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Patriots WR Josh Gordon suspended indefinitely by NFL

Gordon also released a statement indicating he was taking time away from the game to focus on his mental health.

NFL: New England Patriots at Miami Dolphins Jasen Vinlove-USA TODAY Sports

It appears that Josh Gordon’s time with the Patriots, and perhaps the NFL, has come to an end. Gordon tweeted Thursday that he was going to take some time away from football to work on his mental health.

NFL Network’s Tom Pelissero later reported that Gordon was facing an “indefinite suspension for violating the terms of his reinstatement under the substance abuse policy.”

Gordon was officially added to the Reserve/Commissioner Suspended list on Thursday afternoon.

The Patriots released a statement acknowledging Gordon’s decision and respecting Gordon’s privacy at the time.

Gordon didn’t test positive marijuana and did not appeal the suspension according to Jay Glazer. There’s a chance that Gordon could come back for 2019.

Gordon will finish the season with 40 catches for 720 yards and 3 touchdowns in 11 games.

What does this mean for Josh Gordon?

This is the fifth suspension for Gordon in his career and potentially his final moment with the NFL. He won’t be able to play or practice for the team while he’s on suspension.

Gordon delayed his start to the season for similar reasons in the summer. He returned to the Browns in mid-August. The team traded him to the Patriots after Week 1.

Gordon has yet to start all 16 games in a season during his career. He started 14 games in 2013 and led the league with 1,646 receiving yards and 117.6 receiving yards per game. He missed the entire 2016 and 2017 seasons due to a suspension for violating the substance abuse policy as well.

What does this mean for the Patriots?

This is bad news for a suddenly mortal Tom Brady. New England’s thin receiving corps was an albatross for the reigning MVP’s offense early in the season, before Gordon was acquired from Cleveland and Julian Edelman returned from a four-game suspension. The Patriots averaged just 220 passing yards per game while relying on Chris Hogan, Cordarrelle Patterson, and Phillip Dorsett as the team’s top wideouts — 70 fewer yards than Brady’s averaged each week since 2011.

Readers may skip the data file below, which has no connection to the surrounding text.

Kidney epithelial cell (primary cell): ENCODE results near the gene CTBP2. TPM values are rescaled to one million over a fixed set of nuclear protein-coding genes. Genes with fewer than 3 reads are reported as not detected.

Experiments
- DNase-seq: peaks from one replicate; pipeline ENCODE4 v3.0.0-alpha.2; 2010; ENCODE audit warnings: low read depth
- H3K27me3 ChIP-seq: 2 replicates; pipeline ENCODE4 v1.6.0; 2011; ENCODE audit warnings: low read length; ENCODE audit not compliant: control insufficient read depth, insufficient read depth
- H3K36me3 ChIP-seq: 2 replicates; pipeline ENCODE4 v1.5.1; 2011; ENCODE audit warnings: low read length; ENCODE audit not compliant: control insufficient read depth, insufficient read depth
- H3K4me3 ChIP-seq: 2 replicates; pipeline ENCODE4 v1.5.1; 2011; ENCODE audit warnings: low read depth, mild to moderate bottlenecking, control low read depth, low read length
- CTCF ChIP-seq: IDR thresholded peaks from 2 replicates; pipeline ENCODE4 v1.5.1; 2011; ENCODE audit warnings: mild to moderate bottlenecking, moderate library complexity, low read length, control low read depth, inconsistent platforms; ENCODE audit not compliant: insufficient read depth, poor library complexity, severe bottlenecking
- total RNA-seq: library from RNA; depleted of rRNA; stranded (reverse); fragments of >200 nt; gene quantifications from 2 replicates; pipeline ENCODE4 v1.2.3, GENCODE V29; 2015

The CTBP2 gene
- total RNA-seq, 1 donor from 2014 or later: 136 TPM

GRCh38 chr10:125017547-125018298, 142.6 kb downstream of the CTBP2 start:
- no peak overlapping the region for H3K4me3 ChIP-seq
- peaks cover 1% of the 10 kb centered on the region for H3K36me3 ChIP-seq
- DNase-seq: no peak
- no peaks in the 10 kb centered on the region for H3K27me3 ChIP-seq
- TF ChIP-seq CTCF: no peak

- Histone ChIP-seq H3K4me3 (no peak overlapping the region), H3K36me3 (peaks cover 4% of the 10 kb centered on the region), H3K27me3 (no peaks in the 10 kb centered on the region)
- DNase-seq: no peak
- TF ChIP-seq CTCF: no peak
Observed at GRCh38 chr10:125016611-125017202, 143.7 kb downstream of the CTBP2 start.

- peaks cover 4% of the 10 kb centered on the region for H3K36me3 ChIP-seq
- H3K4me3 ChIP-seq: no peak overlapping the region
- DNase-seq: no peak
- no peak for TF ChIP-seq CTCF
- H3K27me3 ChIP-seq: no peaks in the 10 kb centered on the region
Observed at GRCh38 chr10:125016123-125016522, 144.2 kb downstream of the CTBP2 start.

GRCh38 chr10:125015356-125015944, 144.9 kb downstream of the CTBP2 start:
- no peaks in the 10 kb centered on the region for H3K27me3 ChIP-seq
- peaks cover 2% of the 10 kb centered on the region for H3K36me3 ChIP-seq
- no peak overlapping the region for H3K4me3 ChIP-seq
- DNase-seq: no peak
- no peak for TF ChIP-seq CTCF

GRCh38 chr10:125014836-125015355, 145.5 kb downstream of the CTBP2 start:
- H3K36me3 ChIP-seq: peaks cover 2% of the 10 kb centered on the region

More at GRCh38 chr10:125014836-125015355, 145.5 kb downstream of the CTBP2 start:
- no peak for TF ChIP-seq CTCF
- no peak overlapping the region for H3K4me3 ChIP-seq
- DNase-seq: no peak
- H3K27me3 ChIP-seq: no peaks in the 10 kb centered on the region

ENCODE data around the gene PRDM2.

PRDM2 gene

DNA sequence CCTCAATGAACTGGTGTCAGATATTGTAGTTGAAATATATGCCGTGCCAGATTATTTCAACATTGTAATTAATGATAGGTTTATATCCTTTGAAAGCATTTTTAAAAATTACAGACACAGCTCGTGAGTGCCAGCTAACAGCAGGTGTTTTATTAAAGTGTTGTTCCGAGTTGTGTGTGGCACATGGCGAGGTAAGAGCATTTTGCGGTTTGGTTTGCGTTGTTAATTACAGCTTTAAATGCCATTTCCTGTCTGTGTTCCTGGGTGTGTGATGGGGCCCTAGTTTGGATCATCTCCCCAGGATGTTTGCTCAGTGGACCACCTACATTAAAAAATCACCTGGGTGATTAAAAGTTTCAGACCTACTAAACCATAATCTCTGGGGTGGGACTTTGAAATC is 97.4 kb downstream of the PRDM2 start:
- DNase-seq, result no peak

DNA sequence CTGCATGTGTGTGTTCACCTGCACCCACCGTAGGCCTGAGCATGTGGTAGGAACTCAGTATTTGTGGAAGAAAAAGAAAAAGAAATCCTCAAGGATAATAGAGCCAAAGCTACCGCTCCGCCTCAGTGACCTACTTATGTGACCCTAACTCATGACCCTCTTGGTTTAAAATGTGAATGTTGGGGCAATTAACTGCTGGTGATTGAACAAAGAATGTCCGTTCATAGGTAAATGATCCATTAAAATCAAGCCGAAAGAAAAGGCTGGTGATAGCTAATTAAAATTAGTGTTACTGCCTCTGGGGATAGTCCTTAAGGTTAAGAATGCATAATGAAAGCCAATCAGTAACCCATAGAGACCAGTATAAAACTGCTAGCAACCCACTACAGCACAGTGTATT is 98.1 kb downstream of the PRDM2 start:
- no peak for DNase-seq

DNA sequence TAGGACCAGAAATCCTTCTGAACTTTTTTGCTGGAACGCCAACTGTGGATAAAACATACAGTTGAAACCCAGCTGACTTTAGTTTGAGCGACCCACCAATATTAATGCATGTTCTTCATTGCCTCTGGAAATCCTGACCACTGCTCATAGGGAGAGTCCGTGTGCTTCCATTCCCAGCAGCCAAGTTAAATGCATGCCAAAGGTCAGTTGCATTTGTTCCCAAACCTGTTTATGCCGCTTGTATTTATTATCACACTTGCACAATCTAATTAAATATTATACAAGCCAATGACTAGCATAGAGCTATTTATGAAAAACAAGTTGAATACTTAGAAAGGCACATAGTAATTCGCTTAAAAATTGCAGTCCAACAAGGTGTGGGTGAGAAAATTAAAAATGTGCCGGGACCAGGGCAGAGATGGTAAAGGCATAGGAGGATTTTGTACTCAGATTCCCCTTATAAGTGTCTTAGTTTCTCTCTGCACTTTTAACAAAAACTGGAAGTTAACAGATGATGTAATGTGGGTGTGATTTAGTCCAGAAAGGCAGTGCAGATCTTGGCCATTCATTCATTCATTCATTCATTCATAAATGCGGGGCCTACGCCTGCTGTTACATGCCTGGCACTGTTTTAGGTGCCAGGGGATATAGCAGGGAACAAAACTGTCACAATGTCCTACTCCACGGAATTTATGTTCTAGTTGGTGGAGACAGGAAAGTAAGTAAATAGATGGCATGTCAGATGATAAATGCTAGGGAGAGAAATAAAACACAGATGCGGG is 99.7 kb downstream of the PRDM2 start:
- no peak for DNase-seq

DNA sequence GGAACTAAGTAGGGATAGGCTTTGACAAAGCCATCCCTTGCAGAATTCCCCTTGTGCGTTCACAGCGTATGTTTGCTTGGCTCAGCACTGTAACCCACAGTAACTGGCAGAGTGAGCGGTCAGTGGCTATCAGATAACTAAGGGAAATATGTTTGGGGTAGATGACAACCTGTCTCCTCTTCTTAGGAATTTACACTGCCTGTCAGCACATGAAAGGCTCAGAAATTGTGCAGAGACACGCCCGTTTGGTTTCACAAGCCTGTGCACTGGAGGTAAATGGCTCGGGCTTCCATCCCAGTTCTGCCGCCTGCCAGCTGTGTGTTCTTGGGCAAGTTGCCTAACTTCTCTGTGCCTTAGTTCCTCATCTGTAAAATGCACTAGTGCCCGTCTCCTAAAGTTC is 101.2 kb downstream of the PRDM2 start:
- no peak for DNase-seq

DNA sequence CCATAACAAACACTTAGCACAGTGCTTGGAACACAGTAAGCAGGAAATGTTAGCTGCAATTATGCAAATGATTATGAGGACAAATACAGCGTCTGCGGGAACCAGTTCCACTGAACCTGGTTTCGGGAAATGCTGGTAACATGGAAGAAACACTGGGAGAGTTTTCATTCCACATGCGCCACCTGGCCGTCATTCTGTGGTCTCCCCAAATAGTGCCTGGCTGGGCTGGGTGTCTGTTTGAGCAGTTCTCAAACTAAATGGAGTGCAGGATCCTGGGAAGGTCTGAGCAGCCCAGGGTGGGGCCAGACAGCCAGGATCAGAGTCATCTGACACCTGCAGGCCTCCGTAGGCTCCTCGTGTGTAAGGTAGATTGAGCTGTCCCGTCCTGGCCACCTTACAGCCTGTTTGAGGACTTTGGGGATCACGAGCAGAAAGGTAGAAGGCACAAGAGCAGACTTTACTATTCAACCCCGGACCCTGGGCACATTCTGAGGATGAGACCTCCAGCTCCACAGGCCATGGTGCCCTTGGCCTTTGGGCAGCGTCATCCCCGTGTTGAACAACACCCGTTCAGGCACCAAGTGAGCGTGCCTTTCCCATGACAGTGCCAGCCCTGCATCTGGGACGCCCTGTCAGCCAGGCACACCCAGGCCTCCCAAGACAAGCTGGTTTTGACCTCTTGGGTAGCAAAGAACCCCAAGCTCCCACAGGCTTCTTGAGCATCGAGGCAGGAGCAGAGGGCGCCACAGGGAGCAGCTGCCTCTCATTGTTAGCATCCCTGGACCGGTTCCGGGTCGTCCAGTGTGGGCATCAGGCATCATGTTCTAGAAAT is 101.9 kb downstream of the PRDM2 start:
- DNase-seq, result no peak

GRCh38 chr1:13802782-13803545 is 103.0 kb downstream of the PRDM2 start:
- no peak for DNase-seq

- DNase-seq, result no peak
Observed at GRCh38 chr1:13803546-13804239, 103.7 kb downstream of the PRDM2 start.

That offense picked up thanks to the addition of Gordon and the return of Edelman, but hasn’t been the world-beater of years past thanks to diminished returns from All-Pro tight end Rob Gronkowski and a slight decline from Brady, who is in the midst of his least productive season since 2013. Even so, Gordon was a major part of the team’s six-game winning streak midway through the season, hauling in 22 catches for 396 yards and two touchdowns in that span and, more importantly, stretching the field as a deep threat and allowing Edelman, Patterson, and Gronkowski to work efficiently between the hashmarks.

Losing Gordon takes away that vertical threat, putting Brady’s deep-ball hopes on the shoulders of Hogan and Dorsett. Hogan proved his worth as a big play target in 2016, leading the league with 17.9 yards per reception in a breakout season, but he hasn’t been able to perform up to that standard in the two seasons since; his 2.1 receptions per game this fall are his lowest since he was a little-targeted backup in Buffalo back in 2013, though he came on strong to catch his team’s only touchdown in a 17-10 loss to Pittsburgh last week.

Dorsett is more of a question mark. The former first-round pick has the straight line speed to be a burner, but he’s failed to turn his potential into production as a pro. He’s earned Brady’s trust in his two seasons in New England, catching 78 percent of his targets since being freed from Indianapolis, but he’s been a little-used piece of the Patriot offense. He’s got just 27 catches for 256 yards this fall.

If Hogan and Dorsett can’t step up, Brady will turn to Edelman and Gronkowski to serve as his work horses once again. Gronkowski, a gamebreaking threat at his best, has had a muted impact while battling injuries in his ninth season as a pro. He’s no longer an unstoppable force, as Pittsburgh proved by limiting him to just two catches for 21 yards last week. Fortunately for the Patriots, Edelman remains pretty much the same player he’s always been — though he’ll be facing more double-teams now that Gordon is no longer taunting opposing safeties with his speed on the opposite sideline.

Gordon’s impact in the Patriots offense was inconsistent, but at his best he was a field-stretching presence who was a rising tide for an entire passing game. He’s gone for the foreseeable future, and now New England needs someone to step up and make plays in the face of tightened coverage as Brady prepares for what may be his toughest playoff journey yet.

All of this is, however, inconsequential compared to the importance of Gordon being able to find treatment and get his life on track.